Issue - June 2007

June 2007

This month's issue: Dual Tourism. Bolivian Theatre. More from the Museum of Archaeology. The Peace Corps in Bolivia and many others! Read on and familiarize yourself with some of Cochabamba's happenings! Do not forget...we enjoy recieving feedback from our please write to us and share your comments with us and the rest of Cochabamba! more...

June 2007

Worshipping Water: Ancient Rituals in Cochabamba´s High Valleys

By: Walter Sanchez
Photographs: Iván Montaño and Walter Sánchez
Illustration: Iván Montaño
Intitute of Archeological Research, Mueso de Arqueología San Simón

They say that the cantaritos on the stone were caused by lightning,” says a young peasant boy talking about the cavities that exist on in the rock near Calicanto River, in the K’ara Kara community of Tarata-Cochabamba. Just three decades ago, this place was used for prayers, asking for rain during the drought season. “When I was a child, my parents took us and we would kneel and, together with the entire community, ask for rain. We would say ‘Yacu Tatay, Paray Tatay’ - ‘Father Water, Father Rain’. The whole community would go, including children, boys and girls. Kneeling, we would pray and shout for rain. For this, people would bring water in jugs from a spring that was close to the Convent in Tarata. From there, the water was brought and put into the cantaritos.”

But these people do not do this anymore. What was the relation between the lightning, the rock, the cavities in the rock, and the rain? During Incan times, Illapa, the god of lightning, was one of the most important gods of the Andes. Juan Polo de Ondegardo, an emissary in the Paso, a valley of Cochabamba, who was an expert in indigenous religions, emphasized in his 1871 book Tratado sobre los errores y supersticiones de los Indios the significance of these gods. “The Incas, lords of Peru, the most adored after Viracocha and the Sun, gave the names of Chuquilla, Catailla and Inti Illapa to thunder, pretending he is a man in the heavens with a club, who held in his hands all rain, hail, thunder and everything that creates the clouds in the skies.” The relationship between Illapa and the rain was further explored by priest Bernabé Cobo, who, in his 1653 book Historia del Nuevo Mundo states that the indigenous religious “Gave thunder the ability to rain or hail with everything else that touches the clouds n the skies…thus, under the name of thunder or as followers of him, adored the lightning, thunder, the arch of the sky, the rains, the hail and even the storms.”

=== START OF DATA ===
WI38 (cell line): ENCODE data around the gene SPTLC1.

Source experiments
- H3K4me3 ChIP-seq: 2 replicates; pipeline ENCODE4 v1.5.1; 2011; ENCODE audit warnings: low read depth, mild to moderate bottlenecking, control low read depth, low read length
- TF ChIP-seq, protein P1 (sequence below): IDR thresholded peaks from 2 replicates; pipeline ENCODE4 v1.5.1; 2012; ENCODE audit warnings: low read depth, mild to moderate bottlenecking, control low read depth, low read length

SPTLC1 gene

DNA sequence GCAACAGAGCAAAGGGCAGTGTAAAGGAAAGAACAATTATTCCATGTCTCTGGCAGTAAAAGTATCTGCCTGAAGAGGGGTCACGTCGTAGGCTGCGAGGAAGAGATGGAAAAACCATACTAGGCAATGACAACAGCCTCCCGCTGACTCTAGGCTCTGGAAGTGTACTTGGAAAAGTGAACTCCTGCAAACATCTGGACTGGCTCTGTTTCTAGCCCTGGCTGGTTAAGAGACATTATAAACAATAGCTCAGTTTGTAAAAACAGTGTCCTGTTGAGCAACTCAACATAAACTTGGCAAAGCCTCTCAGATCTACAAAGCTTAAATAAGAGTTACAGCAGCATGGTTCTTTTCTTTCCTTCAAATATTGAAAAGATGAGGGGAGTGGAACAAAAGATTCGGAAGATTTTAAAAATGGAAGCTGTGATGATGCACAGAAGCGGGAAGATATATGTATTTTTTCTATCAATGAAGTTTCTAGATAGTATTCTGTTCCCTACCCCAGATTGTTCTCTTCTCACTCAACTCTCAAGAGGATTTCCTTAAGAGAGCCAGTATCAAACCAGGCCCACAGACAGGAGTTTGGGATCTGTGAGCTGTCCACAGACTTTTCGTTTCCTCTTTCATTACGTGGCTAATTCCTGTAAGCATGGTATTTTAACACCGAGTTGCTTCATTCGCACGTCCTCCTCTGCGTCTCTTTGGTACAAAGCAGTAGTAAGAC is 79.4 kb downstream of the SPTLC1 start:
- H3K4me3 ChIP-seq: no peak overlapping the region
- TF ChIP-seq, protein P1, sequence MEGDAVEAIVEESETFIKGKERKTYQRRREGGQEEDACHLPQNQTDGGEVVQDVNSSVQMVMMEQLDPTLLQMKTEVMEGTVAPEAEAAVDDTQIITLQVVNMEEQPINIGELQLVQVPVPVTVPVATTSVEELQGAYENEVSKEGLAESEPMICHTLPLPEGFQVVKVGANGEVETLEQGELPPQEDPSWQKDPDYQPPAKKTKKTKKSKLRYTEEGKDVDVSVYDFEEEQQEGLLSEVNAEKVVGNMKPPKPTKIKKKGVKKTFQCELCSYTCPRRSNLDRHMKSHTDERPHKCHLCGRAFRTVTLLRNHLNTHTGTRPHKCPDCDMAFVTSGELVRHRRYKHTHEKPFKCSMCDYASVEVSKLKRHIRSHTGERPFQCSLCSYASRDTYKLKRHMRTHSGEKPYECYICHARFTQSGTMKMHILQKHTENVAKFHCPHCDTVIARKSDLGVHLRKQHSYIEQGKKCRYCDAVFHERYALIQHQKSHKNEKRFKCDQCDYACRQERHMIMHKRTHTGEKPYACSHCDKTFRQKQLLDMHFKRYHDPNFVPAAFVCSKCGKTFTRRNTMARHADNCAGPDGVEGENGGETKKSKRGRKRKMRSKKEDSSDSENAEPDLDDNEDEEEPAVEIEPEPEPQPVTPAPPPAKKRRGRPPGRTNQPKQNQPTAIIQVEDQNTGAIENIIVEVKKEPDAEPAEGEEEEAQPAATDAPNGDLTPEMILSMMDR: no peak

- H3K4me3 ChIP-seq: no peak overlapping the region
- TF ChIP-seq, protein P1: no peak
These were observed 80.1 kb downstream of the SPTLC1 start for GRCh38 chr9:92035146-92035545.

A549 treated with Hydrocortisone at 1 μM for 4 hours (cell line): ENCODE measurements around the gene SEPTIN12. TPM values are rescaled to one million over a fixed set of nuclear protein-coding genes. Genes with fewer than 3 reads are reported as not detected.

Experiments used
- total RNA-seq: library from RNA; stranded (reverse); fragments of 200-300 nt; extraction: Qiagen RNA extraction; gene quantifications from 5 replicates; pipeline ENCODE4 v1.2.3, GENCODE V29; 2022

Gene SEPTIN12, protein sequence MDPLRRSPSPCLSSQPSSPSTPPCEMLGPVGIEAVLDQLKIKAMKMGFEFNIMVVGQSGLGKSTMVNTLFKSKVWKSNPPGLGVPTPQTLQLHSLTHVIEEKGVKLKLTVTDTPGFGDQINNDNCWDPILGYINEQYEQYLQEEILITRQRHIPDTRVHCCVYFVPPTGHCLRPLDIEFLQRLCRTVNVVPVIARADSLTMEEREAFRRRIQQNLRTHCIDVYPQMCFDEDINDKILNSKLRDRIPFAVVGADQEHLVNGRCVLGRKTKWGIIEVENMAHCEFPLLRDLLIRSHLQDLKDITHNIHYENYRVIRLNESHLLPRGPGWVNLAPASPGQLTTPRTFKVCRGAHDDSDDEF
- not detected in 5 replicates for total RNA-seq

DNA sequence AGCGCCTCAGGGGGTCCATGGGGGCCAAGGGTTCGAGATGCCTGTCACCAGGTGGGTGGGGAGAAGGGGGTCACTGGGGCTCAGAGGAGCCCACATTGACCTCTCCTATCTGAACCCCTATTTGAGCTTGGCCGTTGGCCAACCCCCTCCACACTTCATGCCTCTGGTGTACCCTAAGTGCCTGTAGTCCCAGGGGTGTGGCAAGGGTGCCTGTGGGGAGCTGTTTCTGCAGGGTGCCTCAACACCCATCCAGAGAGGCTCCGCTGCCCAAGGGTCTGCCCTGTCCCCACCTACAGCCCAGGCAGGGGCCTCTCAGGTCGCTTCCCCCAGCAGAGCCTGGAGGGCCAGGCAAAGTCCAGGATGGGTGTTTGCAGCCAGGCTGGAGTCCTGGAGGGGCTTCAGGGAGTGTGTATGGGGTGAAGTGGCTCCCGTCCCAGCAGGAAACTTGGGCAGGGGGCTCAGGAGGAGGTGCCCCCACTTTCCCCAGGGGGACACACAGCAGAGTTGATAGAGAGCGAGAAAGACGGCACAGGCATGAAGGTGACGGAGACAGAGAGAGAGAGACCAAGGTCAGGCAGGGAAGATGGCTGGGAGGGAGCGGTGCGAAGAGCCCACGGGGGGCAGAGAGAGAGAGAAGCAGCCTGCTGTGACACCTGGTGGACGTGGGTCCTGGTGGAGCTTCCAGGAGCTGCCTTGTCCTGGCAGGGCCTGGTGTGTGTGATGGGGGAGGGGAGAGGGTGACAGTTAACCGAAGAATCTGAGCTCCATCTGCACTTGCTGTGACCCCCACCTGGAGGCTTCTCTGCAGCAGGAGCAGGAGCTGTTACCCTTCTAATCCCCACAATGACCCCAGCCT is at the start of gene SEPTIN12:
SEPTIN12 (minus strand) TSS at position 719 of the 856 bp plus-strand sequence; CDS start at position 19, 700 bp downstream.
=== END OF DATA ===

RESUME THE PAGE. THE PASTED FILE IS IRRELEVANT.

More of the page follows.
With the arrival of the Spanish conquistadors came the illegality of these gods, and this is the reason that today indigenous people still dress their gods in Christian clothing, to continue worshiping them in secret. Therefore, Illapa became Santiago and the traditions of water and the rain were concealed underneath the face of Christian appearance. In other places, these rituals were performed in the name of other saints, although many old rituals were maintained.

At present these rituals have lost their relevance. In Tarata – and in K’ara K’ara - the local rituals have disappeared because of acute drought at the beginning of going back nearly three decades, brought on by El Niño. Desperately, the people in Tarata and smaller surrounding communities asked the priests of the Franciscan Church to perform processions in the name of San Severino, believed to be the saint of miracles. After one such procession, a huge storm began, causing flooding. This “miracle” passed through the mouths of the people from town to town. It was then that San Severino was baptised as “Saint of the Rains” with an adjoining cult that grew to the extent of becoming a regular regional festivity.

Forgotten, the ancient rock cavities or domes remain as the only mark of the ancient rituals that came before these processions.

The Guacharo Birds Canyon
It is now recognized that our community must work to conserve bio-diversity. Bolivia cannot fail to awaken the interests of visitors to discover this countrys amazing natural, cultural and rich bio-diversity resources...
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